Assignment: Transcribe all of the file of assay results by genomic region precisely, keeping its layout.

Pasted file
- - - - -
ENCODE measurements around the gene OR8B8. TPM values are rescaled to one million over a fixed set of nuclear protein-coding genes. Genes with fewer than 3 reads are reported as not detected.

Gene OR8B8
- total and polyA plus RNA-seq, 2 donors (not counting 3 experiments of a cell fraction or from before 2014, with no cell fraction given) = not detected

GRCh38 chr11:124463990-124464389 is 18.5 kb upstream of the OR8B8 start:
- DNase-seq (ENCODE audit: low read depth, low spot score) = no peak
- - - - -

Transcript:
ENCODE measurements around the gene OR8B8. TPM values are rescaled to one million over a fixed set of nuclear protein-coding genes. Genes with fewer than 3 reads are reported as not detected.

Gene OR8B8
- total and polyA plus RNA-seq, 2 donors (not counting 3 experiments of a cell fraction or from before 2014, with no cell fraction given) = not detected

GRCh38 chr11:124463990-124464389 is 18.5 kb upstream of the OR8B8 start:
- DNase-seq (ENCODE audit: low read depth, low spot score) = no peak